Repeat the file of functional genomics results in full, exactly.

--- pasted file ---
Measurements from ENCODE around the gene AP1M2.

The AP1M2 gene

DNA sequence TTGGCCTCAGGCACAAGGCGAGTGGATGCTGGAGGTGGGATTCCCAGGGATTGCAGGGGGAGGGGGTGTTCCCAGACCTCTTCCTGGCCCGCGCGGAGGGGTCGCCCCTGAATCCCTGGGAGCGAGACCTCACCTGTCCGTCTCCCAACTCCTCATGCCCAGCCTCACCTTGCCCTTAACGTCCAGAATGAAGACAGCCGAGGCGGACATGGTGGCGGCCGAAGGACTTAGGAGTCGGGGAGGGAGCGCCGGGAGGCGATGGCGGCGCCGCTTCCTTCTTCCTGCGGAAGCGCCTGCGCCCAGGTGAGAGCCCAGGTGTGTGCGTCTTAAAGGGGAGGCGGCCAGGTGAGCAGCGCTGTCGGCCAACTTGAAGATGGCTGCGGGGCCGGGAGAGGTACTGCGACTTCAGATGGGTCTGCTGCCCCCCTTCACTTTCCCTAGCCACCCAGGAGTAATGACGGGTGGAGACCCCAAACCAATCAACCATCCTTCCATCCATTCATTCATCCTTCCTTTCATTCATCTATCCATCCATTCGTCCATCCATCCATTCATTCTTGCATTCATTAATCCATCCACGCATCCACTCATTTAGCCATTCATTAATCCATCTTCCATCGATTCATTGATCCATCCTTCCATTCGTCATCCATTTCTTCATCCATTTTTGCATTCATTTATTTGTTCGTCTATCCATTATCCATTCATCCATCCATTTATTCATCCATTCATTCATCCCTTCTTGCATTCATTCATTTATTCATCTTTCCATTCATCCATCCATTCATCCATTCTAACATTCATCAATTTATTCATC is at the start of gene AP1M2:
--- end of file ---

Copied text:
Measurements from ENCODE around the gene AP1M2.

The AP1M2 gene

DNA sequence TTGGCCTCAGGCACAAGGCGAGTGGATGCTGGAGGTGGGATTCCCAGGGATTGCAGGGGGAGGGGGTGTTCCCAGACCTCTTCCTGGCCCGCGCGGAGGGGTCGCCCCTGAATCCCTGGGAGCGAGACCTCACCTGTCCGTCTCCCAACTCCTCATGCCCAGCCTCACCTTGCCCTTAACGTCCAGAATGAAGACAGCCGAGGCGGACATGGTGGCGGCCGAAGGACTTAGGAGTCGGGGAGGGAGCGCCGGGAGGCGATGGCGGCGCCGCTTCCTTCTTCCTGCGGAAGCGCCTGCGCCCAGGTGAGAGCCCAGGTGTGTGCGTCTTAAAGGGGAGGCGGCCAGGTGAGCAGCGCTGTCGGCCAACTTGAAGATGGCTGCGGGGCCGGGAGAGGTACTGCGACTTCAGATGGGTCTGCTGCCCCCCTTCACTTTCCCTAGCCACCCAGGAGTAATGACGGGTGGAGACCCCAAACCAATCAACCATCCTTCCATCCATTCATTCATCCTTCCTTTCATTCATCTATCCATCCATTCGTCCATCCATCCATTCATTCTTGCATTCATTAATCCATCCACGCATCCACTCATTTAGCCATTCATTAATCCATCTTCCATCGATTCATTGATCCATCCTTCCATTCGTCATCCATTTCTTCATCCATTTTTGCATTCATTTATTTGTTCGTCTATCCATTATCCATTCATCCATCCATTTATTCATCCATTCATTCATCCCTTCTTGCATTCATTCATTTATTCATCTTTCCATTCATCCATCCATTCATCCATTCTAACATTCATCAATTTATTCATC is at the start of gene AP1M2: